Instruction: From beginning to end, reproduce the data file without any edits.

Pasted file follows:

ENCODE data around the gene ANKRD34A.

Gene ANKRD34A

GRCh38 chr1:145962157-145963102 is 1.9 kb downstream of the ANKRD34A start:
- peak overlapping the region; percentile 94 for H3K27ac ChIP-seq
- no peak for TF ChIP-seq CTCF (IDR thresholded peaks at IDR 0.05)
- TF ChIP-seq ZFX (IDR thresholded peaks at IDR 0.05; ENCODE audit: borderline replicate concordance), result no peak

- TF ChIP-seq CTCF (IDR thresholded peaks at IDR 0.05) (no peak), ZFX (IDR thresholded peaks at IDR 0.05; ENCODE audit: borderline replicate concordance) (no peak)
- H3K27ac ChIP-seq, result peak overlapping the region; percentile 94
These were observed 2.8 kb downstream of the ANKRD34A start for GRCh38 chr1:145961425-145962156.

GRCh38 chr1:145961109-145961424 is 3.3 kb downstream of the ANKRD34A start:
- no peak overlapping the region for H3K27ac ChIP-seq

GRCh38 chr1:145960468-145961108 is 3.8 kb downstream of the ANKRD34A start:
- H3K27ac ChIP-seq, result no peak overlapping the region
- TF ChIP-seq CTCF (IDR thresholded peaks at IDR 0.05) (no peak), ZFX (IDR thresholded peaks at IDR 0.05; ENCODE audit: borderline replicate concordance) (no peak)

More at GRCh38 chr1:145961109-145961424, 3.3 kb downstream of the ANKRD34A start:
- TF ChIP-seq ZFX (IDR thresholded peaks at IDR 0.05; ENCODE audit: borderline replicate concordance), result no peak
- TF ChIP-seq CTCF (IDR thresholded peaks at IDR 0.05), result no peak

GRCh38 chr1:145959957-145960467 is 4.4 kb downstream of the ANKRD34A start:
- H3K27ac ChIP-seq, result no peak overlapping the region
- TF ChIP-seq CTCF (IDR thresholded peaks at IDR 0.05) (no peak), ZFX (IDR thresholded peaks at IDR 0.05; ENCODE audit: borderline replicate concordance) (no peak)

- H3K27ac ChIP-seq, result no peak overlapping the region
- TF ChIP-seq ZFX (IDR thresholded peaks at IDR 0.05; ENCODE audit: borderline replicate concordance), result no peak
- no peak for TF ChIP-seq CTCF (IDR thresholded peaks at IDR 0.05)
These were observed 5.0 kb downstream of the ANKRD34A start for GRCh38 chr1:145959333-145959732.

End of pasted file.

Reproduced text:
ENCODE data around the gene ANKRD34A.

Gene ANKRD34A

GRCh38 chr1:145962157-145963102 is 1.9 kb downstream of the ANKRD34A start:
- peak overlapping the region; percentile 94 for H3K27ac ChIP-seq
- no peak for TF ChIP-seq CTCF (IDR thresholded peaks at IDR 0.05)
- TF ChIP-seq ZFX (IDR thresholded peaks at IDR 0.05; ENCODE audit: borderline replicate concordance), result no peak

- TF ChIP-seq CTCF (IDR thresholded peaks at IDR 0.05) (no peak), ZFX (IDR thresholded peaks at IDR 0.05; ENCODE audit: borderline replicate concordance) (no peak)
- H3K27ac ChIP-seq, result peak overlapping the region; percentile 94
These were observed 2.8 kb downstream of the ANKRD34A start for GRCh38 chr1:145961425-145962156.

GRCh38 chr1:145961109-145961424 is 3.3 kb downstream of the ANKRD34A start:
- no peak overlapping the region for H3K27ac ChIP-seq

GRCh38 chr1:145960468-145961108 is 3.8 kb downstream of the ANKRD34A start:
- H3K27ac ChIP-seq, result no peak overlapping the region
- TF ChIP-seq CTCF (IDR thresholded peaks at IDR 0.05) (no peak), ZFX (IDR thresholded peaks at IDR 0.05; ENCODE audit: borderline replicate concordance) (no peak)

More at GRCh38 chr1:145961109-145961424, 3.3 kb downstream of the ANKRD34A start:
- TF ChIP-seq ZFX (IDR thresholded peaks at IDR 0.05; ENCODE audit: borderline replicate concordance), result no peak
- TF ChIP-seq CTCF (IDR thresholded peaks at IDR 0.05), result no peak

GRCh38 chr1:145959957-145960467 is 4.4 kb downstream of the ANKRD34A start:
- H3K27ac ChIP-seq, result no peak overlapping the region
- TF ChIP-seq CTCF (IDR thresholded peaks at IDR 0.05) (no peak), ZFX (IDR thresholded peaks at IDR 0.05; ENCODE audit: borderline replicate concordance) (no peak)

- H3K27ac ChIP-seq, result no peak overlapping the region
- TF ChIP-seq ZFX (IDR thresholded peaks at IDR 0.05; ENCODE audit: borderline replicate concordance), result no peak
- no peak for TF ChIP-seq CTCF (IDR thresholded peaks at IDR 0.05)
These were observed 5.0 kb downstream of the ANKRD34A start for GRCh38 chr1:145959333-145959732.